South Africa’s ruling party, the African National Congress, has called for a law criminalizing racism in the country, after a Facebook post complaining about black beach goers went viral and sparked outrage in the country.
The latest uproar over race relations in the country began when real estate agent Penny Sparrow complained in a post (Jan. 2) of litter left on a beach from New Year’s celebrations, blaming black revelers who she described as uneducated “monkeys.” Sparrow, who is also a member of the opposition party, the Democratic Alliance, later apologized for the post, denying she was racist but continuing to defend her position. She has since been suspended from the DA, which also plans to lay criminal charges against her for “crimen injuria,” the act of “unlawfully and intentionally impairing the dignity or privacy of another person.”
The post received widespread media attention and inspired pained commentary about the limits of free speech and the continuing presence of racist attitudes in the country, almost 22 years after the end of apartheid.
Citing this and other incidences, Moloto Mothapo, the ANC’s spokesman in parliament, released a statement Tuesday saying the party wants “specific legislation” criminalizing “any act that perpetuates racism or glorifies apartheid.”
“Current legislative provisions are not sufficient to punish and dissuade racists,” the statement read. The ANC will: “investigate creating a specific law or amending the existing legislation to ensure that acts of racism and promotion of apartheid are criminalized and punishable by imprisonmnent.”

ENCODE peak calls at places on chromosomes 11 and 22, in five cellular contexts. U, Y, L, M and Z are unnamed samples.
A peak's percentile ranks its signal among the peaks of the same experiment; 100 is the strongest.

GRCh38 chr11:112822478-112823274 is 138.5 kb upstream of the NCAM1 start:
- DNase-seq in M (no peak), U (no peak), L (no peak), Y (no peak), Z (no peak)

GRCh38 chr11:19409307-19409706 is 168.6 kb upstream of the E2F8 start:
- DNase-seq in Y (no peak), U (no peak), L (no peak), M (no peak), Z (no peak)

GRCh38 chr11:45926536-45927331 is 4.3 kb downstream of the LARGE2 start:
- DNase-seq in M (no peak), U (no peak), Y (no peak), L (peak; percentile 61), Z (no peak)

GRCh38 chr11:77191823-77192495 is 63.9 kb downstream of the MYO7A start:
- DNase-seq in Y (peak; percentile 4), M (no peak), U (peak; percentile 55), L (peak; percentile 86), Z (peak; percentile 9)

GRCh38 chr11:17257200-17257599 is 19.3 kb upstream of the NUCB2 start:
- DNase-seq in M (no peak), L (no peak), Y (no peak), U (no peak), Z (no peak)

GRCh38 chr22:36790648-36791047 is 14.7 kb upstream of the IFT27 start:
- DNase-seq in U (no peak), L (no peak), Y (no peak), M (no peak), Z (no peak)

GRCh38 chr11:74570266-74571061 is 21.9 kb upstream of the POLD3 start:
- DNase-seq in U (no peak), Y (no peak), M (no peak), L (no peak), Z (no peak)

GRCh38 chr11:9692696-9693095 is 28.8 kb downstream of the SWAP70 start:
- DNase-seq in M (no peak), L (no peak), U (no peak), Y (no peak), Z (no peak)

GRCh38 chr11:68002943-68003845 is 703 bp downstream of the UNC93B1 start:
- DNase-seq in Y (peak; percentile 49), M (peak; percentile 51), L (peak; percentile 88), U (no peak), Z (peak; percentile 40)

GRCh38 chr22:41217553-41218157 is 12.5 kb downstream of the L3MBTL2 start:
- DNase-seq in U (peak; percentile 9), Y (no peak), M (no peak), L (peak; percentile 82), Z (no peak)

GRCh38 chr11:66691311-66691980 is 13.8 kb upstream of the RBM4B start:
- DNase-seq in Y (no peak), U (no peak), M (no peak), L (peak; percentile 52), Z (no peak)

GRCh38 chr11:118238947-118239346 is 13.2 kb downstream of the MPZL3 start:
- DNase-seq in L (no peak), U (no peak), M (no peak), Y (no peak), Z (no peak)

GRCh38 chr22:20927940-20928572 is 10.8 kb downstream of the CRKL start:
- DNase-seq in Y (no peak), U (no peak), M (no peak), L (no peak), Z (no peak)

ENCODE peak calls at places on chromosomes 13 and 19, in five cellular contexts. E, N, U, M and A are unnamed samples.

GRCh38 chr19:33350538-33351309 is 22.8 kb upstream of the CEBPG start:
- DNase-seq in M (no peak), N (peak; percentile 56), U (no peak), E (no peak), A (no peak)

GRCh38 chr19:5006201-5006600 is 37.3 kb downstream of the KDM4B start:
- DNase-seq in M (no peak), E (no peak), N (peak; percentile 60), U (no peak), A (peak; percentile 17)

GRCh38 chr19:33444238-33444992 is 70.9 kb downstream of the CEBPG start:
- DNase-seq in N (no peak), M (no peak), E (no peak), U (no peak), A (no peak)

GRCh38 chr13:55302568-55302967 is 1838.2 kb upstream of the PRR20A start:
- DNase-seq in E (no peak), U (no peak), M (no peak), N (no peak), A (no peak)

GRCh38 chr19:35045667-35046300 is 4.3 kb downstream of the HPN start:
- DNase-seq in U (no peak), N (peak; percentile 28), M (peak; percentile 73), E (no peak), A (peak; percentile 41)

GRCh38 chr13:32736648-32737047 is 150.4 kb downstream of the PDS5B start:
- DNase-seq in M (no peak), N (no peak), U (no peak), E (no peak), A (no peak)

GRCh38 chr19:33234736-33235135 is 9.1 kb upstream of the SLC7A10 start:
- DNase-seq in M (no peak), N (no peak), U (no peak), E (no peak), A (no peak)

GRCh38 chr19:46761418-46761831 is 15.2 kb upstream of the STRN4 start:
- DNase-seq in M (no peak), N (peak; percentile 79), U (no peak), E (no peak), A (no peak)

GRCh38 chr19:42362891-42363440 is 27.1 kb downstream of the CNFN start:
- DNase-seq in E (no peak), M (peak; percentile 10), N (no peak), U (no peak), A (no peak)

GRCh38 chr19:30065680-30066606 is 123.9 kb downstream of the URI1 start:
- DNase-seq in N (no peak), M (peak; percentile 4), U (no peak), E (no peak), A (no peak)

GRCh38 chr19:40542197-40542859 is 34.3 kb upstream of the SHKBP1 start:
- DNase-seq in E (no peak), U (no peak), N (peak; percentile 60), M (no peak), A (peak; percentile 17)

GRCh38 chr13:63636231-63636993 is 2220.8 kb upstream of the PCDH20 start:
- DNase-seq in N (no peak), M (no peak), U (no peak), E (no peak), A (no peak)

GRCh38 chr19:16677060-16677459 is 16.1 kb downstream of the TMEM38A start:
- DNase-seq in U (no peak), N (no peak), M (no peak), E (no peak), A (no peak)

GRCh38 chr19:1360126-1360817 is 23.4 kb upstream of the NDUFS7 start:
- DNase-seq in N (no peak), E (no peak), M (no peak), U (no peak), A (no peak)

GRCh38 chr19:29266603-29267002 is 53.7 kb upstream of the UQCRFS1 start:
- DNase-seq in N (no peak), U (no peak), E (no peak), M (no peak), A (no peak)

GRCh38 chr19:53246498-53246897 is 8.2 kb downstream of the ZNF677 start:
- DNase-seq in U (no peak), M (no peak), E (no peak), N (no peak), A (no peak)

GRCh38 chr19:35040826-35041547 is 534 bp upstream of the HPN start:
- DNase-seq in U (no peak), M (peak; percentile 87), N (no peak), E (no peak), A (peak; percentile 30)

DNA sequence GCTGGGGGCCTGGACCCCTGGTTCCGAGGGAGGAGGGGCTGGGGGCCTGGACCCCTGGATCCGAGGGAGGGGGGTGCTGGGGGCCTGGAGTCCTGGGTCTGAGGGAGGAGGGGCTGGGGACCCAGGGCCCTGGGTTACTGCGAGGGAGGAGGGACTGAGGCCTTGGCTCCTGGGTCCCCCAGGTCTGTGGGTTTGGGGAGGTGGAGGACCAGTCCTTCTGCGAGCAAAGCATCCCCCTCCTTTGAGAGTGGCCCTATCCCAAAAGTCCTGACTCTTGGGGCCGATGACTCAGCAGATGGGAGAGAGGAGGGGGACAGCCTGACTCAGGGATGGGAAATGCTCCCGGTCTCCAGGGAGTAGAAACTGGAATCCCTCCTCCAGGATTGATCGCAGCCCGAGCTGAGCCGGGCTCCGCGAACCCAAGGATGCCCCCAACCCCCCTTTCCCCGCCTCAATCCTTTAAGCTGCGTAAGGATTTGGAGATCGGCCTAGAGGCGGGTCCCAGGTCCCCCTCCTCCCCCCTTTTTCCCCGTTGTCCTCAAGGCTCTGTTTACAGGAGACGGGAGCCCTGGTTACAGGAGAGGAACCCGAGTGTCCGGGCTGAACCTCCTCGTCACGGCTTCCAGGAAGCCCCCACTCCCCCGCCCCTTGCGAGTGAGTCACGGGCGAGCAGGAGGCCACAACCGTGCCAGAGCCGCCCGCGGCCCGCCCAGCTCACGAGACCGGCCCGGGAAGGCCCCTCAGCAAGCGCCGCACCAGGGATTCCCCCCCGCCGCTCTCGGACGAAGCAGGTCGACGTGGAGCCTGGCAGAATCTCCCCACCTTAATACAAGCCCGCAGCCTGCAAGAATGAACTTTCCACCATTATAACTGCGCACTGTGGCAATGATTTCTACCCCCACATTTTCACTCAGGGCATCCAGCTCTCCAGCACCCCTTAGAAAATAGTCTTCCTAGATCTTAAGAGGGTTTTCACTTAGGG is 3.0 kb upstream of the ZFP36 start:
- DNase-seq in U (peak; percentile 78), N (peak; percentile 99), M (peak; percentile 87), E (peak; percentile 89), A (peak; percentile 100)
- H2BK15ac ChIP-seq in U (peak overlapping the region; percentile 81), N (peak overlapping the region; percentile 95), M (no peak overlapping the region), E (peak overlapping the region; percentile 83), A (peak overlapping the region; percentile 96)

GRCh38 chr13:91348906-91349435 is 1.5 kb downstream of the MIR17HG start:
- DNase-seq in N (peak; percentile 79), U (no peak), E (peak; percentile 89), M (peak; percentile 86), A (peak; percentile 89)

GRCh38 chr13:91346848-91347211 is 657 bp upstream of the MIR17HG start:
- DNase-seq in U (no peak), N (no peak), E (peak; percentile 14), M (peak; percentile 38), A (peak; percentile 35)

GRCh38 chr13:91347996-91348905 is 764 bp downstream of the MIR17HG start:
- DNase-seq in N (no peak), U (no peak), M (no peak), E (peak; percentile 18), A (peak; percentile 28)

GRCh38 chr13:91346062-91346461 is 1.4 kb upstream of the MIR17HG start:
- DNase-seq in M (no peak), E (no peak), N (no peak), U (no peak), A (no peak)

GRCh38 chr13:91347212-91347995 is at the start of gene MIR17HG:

“We can no longer as a nation tolerate such dehumanizing violations, where Black majority are treated as subhumans and are referred to as monkey, baboons and other derogatory racist epithets in the land of their birth,” the statement said.
South Africa’s constitution mandates equality between the races and prohibits unfair discrimination on the basis of “race, gender, sex, pregnancy, marital status, ethnic or social origin, colour, sexual orientation, age, disability, religion, conscience, belief, culture, language and birth.” The constitution also protects freedom of expression, but not “advocacy of hatred that is based on race, ethnicity, gender or religion, and that constitutes incitement to cause harm.”
Sparrow’s post and others that reflect racist attitudes “have again highlighted how troubled and un-reconciled the Rainbow Nation is,” writes Daily Maverick columnist Andrew Ihsaan Gasnolar, and “how comfortable [people] must feel to spew forth this vitriol.”
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